of the best fairy academies in Fairydom – but unfortunately, she'd also been expelled from two of them. Both times it had been because of things she'd done accidentally, although no-one believed her. That was the problem with coming from a famous fairy family – everyone assumed that you knew exactly what you were doing when it came to magic.

Elly was prepared to admit that the first time she was thrown out of school was because of something silly she did. The drinking fountain in the toilets at Dandelion Grove School was broken so Elly had jammed her wand onto the button to make it work. It did the trick, but probably a little too well. Water spouted up into the air so strongly that it broke through the roof and surged through to the classroom above. Elly still thought it was unfair that she got blamed because a teacher happened to be standing exactly underneath the water as it burst through. Miss Pinkleberry had been lifted by the water up through the ceiling of the classroom. A wet fairy finds it difficult to fly so poor Miss Pinkleberry was forced to bounce up and down on the jet until someone rescued her.

At Crystal Dell School the problem had been because Elly caught a flyrus. A flyrus is like a virus, except it affects wings and makes anyone who catches it fly backwards. Unfortunately, they are highly contagious and before long the whole school, including the teachers, were all flying backwards and bumping into each other. Elly was sent home to recover but when she was well again the Head-Fairy suggested it might be best if Elly found another school. Elly thought this was mean. She hadn't
meant
to catch the flyrus after all.

Now she was at her third school – The Mossy Blossom Academy for Young Fairies. It had taken lots of effort by her parents to convince the school to take her. Madame Silverwings, the Head-Fairy, had already been warned about Elly.

‘This is your last chance,' her mother warned Elly on her first day. ‘No other school will accept you if you're thrown out again and then you'll never get your Fairy Licence.' Elly promised to try hard. And she
was
trying. It was just that things didn't always go the way she planned.

‘Get changed, Elly,' said her mum as Elly trudged upstairs. ‘And don't forget your wand!' she called after her.

Uh-oh
... Elly scrambled around in a pile of clothes until she found her wand. There was a great big dint in the handle. Elly gave it a shake and turned it on. The wand played its usual startup tune but it sounded a little wonky. The star at the top was dim, too. Elly shook it again and the wand made a sound like a kitten whose tail had been stepped on. Great. The last thing Elly needed was a wand breakdown on top of everything else.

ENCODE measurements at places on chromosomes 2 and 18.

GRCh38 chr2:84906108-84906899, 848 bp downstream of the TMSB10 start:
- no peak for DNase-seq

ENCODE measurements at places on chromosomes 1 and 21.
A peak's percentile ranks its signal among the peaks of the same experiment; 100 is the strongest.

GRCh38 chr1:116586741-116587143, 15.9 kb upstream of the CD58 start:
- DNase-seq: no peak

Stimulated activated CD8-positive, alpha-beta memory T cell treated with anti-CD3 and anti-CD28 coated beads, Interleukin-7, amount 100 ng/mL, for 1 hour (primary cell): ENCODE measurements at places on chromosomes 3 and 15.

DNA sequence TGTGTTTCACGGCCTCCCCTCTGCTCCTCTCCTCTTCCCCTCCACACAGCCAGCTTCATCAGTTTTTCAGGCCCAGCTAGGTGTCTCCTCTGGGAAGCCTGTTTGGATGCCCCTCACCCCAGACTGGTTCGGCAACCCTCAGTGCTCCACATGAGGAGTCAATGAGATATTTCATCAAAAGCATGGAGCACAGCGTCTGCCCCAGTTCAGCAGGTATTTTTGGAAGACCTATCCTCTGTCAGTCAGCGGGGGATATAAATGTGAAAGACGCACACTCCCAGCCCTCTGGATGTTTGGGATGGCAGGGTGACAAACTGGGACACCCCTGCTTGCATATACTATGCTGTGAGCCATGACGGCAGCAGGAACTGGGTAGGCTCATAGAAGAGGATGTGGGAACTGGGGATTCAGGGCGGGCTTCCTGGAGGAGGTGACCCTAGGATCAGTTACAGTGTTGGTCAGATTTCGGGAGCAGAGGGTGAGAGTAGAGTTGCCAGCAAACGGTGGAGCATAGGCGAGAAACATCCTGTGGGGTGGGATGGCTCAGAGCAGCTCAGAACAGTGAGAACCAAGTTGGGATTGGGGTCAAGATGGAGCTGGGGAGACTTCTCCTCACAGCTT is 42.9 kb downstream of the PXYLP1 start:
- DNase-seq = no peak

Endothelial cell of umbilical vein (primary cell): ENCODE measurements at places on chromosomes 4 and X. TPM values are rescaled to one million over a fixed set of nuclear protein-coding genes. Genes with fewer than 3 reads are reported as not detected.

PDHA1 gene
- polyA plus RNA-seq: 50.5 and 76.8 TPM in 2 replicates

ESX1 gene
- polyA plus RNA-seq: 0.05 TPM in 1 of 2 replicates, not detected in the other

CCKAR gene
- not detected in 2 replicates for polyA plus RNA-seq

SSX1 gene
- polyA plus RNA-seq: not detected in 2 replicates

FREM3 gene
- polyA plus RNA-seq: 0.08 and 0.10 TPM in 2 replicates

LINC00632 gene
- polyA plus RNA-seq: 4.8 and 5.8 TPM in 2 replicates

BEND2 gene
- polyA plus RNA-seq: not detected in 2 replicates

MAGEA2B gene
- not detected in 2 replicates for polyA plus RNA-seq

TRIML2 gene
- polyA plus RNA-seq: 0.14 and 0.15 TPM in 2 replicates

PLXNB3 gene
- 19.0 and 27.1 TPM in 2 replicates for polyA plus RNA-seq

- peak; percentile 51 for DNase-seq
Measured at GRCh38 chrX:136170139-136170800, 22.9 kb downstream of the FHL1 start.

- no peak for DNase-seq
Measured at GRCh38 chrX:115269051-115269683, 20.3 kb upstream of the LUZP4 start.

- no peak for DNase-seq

‘Elly! It's time to leave!' called out Mrs Knottleweed-Eversprightly.

Elly quickly tried to brush the muesli out of her hair and pulled on a clean school uniform. In the first year at Mossy Blossom, you had to wear a knee-length, baby-blue tutu. There was also a wreath of flowers for your head and soft blue slippers with big blue bows for your feet. Elly hated the uniform. She hated the itchy tutu and she hated the scratchy wreath. But most of all she hated the stupid shoes with those dumb, floppy bows. Elly's slippers were now splattered with milk. She took them off and pulled on her favourite red boots instead. Much better!

Her mum called again, impatiently. ‘Come ON, Elly!'

Elly grabbed her skateboard and shoved it in her bag before dashing downstairs. Her mum caught her for a quick hug and a wet kiss as she rushed out the door.

‘Be good,' she said.

‘Of course!' Elly replied, hoping her mum wouldn't look at her feet.

‘And fly with the Fairy Flock this morning, OK?' called Mrs Knottleweed-Eversprightly as Elly dashed off. ‘It'd be nice to have one week where your Head-Fairy didn't call me up about some rule you've broken!'

‘See you later!' called Elly over her shoulder. Maybe she could pretend she hadn't heard that last bit ...

Chapter two

N
ow, maybe you're reading this and thinking that Elly and her family don't sound like real fairies. Perhaps you think you're an expert because you've read all the fairy books and seen all the fairy movies. Well, forget all that stuff, because it's probably wrong. Most humans wouldn't recognise a fairy, even if there were one living right next door to them. And there might well be. For some reason, most humans think that fairies live in toadstools. Let's get one thing straight right from the start.
They don't
. They live in houses, just like humans. Don't believe it? Have a look at the size difference between a fairy and a toadstool: